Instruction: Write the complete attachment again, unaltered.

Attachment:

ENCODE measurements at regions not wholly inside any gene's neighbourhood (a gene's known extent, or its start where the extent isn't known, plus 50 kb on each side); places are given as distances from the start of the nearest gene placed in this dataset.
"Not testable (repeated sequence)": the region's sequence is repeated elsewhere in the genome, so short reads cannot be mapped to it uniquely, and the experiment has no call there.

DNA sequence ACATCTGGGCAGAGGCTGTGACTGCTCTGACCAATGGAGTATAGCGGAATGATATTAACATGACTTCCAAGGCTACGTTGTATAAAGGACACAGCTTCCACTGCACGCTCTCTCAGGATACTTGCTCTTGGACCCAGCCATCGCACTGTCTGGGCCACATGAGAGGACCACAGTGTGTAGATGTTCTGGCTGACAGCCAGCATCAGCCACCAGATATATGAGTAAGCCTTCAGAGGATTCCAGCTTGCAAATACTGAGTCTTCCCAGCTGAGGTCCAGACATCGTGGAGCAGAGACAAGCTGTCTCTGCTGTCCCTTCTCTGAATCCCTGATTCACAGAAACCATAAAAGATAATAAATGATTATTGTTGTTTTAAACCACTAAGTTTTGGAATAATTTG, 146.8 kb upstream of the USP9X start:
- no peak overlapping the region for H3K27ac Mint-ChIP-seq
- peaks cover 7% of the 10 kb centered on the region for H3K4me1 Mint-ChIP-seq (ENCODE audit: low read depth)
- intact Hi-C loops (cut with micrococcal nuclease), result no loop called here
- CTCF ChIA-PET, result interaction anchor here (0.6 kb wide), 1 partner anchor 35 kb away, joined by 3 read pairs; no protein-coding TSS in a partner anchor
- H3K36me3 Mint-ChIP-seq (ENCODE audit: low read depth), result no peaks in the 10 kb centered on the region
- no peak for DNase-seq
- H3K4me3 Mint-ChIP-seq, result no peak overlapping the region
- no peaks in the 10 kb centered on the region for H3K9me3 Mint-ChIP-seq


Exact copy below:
ENCODE measurements at regions not wholly inside any gene's neighbourhood (a gene's known extent, or its start where the extent isn't known, plus 50 kb on each side); places are given as distances from the start of the nearest gene placed in this dataset.
"Not testable (repeated sequence)": the region's sequence is repeated elsewhere in the genome, so short reads cannot be mapped to it uniquely, and the experiment has no call there.

DNA sequence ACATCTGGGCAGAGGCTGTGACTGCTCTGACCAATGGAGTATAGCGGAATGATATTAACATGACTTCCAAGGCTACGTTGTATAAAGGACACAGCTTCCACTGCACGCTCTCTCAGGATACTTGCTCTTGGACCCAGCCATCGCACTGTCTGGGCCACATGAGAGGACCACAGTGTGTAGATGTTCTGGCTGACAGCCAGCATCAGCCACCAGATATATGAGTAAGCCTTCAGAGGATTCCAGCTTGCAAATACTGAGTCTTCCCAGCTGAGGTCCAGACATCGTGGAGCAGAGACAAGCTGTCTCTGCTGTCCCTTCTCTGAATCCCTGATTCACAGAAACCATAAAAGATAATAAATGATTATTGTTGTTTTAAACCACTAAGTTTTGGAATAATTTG, 146.8 kb upstream of the USP9X start:
- no peak overlapping the region for H3K27ac Mint-ChIP-seq
- peaks cover 7% of the 10 kb centered on the region for H3K4me1 Mint-ChIP-seq (ENCODE audit: low read depth)
- intact Hi-C loops (cut with micrococcal nuclease), result no loop called here
- CTCF ChIA-PET, result interaction anchor here (0.6 kb wide), 1 partner anchor 35 kb away, joined by 3 read pairs; no protein-coding TSS in a partner anchor
- H3K36me3 Mint-ChIP-seq (ENCODE audit: low read depth), result no peaks in the 10 kb centered on the region
- no peak for DNase-seq
- H3K4me3 Mint-ChIP-seq, result no peak overlapping the region
- no peaks in the 10 kb centered on the region for H3K9me3 Mint-ChIP-seq